Power in numbers
Here at KindredHQ we are always interested to learn more about what’s happening in the so-called ‘Freelance Economy.’ Like everyone else, we’re anticipating the firing up of the wider economy and the knock on effects for us independent workers.
We thought about job creation and our role/s in helping get our economy fired up again. There’s no doubt that the number of self employed and freelance workers in the UK alone is expanding rapidly. In the US, the sector already makes up 1/3 of the workforce and is predicted to pass the 50% mark in advance of 2020.
Indeed, our own government looks to entrepreneurs to do their bit to drag us out of the doldrums. Here in the UK we are an innovation-driven economy, but to sustain that we will need a good pipeline of entrepreneurial activity. We freelancers and micro businesses can help create that environment and help business as a whole stay agile.
What can we do to sustain a ‘Free Agent Nation’
The freelance economy isn’t a new thing. It’s quite a while since Dan Pink published his book ‘Free Agent Nation’ and coined the phrase, but the term has stuck.
Recently, at National Freelancers Day 2011, Pink said that he thought there had been some improvement in the infrastructure for the free agent, although KindredHQ still thinks there’s some way to go. Dan also thinks that businesses are starting to ‘get’ the free agent, but policy makers aren’t, which is why we are not seeing any real changes in the way the established order use and support freelancers.
One term that has gained some credence in the US particularly is (acronym alert) ROWE (Results Only Work Environment). That sounds a bit like management-speak to me, but perhaps, like work-life balance, a nod to try and connect with people who are living and working as free spirits. The idea is that organisations are trying to create environments where their employees have some of the flexibility and autonomy that we freelancers have. Let’s see…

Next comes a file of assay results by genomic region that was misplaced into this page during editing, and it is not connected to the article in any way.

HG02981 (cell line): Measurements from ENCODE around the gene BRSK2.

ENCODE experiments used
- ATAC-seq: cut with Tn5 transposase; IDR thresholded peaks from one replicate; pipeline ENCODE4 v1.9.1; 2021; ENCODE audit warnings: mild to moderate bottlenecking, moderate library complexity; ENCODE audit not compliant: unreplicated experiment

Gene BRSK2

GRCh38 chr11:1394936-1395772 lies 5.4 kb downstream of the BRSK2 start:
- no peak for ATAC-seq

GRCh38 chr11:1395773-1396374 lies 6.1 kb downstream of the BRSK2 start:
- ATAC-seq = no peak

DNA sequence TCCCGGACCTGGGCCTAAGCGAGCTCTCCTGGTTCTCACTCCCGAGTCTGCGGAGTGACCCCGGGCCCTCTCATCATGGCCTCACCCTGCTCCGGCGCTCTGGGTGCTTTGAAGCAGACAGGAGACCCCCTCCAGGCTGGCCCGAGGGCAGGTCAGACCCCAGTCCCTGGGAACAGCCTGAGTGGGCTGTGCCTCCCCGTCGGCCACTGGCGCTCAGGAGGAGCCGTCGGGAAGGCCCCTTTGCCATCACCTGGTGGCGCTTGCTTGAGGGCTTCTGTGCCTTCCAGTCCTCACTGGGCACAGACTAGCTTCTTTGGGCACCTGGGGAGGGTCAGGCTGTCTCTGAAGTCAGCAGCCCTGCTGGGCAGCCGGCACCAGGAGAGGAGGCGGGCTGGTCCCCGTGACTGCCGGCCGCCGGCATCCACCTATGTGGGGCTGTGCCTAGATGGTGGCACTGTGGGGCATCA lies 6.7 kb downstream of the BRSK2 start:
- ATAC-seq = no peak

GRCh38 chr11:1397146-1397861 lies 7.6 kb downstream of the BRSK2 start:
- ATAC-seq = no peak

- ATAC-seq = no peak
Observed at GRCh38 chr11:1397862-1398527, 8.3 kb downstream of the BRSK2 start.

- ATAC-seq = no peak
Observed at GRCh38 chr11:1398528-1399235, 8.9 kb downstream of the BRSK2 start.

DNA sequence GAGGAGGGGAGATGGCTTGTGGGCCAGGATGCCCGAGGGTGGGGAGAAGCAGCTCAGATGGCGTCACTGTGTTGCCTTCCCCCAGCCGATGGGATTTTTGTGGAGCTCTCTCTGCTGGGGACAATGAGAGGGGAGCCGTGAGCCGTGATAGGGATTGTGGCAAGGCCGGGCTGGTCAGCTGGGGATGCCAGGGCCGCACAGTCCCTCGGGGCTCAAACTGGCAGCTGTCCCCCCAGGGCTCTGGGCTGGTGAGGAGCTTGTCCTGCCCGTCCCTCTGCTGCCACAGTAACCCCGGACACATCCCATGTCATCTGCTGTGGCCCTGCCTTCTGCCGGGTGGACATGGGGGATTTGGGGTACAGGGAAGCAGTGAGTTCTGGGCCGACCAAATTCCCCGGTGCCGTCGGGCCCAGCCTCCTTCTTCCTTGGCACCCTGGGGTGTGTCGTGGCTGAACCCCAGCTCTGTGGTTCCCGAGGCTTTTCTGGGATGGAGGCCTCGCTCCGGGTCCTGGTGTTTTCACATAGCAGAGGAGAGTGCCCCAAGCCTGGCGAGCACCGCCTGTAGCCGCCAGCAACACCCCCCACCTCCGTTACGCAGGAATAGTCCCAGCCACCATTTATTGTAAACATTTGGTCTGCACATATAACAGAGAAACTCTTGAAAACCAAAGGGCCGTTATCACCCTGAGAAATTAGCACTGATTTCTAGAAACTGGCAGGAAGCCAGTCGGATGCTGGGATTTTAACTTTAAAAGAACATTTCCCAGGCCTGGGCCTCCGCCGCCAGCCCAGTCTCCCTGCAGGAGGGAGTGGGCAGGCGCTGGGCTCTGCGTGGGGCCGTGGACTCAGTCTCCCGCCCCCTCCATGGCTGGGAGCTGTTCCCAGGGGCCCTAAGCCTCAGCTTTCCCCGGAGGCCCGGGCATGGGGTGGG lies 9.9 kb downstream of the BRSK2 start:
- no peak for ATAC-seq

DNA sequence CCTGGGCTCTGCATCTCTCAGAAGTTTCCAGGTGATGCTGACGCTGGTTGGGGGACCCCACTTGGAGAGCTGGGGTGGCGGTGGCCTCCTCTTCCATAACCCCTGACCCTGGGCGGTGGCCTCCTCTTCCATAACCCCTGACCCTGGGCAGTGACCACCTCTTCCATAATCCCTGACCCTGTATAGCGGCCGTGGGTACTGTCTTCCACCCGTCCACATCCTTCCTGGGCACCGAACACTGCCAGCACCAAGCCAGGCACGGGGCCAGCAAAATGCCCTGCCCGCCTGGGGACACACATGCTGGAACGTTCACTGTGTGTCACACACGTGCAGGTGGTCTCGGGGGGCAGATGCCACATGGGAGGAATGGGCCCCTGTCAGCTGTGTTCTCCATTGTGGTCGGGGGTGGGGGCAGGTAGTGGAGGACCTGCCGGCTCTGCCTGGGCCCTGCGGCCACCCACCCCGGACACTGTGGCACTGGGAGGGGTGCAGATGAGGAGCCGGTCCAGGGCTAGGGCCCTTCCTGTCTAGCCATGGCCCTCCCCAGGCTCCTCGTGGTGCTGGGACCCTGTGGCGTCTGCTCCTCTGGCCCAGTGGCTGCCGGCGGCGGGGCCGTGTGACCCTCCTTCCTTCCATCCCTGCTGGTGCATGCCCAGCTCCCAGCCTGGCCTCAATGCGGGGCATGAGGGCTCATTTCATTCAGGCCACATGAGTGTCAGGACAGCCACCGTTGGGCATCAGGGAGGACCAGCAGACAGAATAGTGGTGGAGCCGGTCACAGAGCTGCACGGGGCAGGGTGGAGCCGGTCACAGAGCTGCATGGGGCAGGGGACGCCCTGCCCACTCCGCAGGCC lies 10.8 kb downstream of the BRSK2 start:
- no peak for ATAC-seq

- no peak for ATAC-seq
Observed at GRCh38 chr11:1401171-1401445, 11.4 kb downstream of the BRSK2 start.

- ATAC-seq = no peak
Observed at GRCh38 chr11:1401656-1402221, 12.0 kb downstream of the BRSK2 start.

We are getting better at this
New types of company are emerging to provide those platforms and marketplaces for freelancers and these entrepreneurs are among the biggest beneficiaries of this new freelance economy. We’d like to think that KindredHQ is one of them!
Infrastructure is what companies like oDesk, Elance and Central Working offer today’s freelance entrepreneurs. Gary Swart, oDesk’s CEO, believes “traditional employment will never return to pre-recession levels. James and Steve of Central Working have a dream to have a Central Working space for co-workers on every high street. They want to help 10,000 businesses grow. (Reckon they’ll do better than that).
In a brilliant piece from the Gene Zaino of MBOPartners, he talks about the growing adoption of collaborative cloud computing tools and social networks like KindredHQ. These are driving a new kind of community building in the freelance workforce. Combining the virtual #watercoolermoment (thanks San Sharma!) with the benefits of professional associations, these communities are providing the backbone of professional support allowing independents to find work, share ideas and gain access to industry/skill specific information and trends. And obviously companies are tapping into these hubs to find talent.
Over in the US, the Freelancers’ Union campaigns for changes in policy and for better, cheaper services for freelancers. Our own UK based PCG, a membership organisation for freelancers runs the highly successful National Freelancers’ Day and has teamed up with Cranfield School of Management and Kingston University’s Small Business Research Centre to research the freelance economy in the UK.
The future of freelancing
We think this is the future of work. Zaino agrees: “The genie has left the bottle. The millennials saw their parents get fired and have a different mind-set about work. We live in a ‘project economy.’
And we are a happy lot. COMRES research for PCG in 2010 said that nearly 60% of freelancers wanted to do this until they ‘retired’. Dan Pink also thinks this is here to stay. It’s a result, he says, of the changing relationship between the individual and organisations.
‘Today, talented people need organisations less than organisations need talented people.”
Of course, it would help if the old economy could start recognising and recording the real stats so that policies might change. Even in the downturn, there is still an intense battle for talent and it seems obvious to us that it is in everyone’s interests to face up to facts.
We’re up for the challenge of taking on the status quo. Are you with us?
- Written by: Alex Butler